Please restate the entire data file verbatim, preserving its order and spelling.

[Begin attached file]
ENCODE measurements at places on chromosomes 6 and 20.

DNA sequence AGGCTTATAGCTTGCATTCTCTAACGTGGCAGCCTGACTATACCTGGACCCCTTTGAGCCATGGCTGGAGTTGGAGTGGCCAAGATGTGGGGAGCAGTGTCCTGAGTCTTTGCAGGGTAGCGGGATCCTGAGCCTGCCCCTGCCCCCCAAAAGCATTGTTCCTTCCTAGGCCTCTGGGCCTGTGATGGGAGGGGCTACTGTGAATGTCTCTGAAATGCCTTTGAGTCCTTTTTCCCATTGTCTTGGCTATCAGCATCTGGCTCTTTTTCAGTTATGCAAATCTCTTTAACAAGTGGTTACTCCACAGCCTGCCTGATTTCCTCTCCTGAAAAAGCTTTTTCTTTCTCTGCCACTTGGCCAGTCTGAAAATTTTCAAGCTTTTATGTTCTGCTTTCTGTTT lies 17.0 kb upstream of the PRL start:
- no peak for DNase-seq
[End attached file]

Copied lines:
ENCODE measurements at places on chromosomes 6 and 20.

DNA sequence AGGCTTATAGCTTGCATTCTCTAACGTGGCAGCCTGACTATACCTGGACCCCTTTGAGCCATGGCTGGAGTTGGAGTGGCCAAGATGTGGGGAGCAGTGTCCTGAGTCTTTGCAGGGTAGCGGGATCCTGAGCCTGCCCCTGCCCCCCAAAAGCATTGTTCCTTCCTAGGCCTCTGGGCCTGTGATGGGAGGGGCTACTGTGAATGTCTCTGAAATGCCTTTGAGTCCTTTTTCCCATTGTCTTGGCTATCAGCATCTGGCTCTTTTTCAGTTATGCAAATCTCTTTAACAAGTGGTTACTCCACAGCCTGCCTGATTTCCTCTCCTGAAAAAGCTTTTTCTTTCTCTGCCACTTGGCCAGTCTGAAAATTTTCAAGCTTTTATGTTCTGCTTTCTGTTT lies 17.0 kb upstream of the PRL start:
- no peak for DNase-seq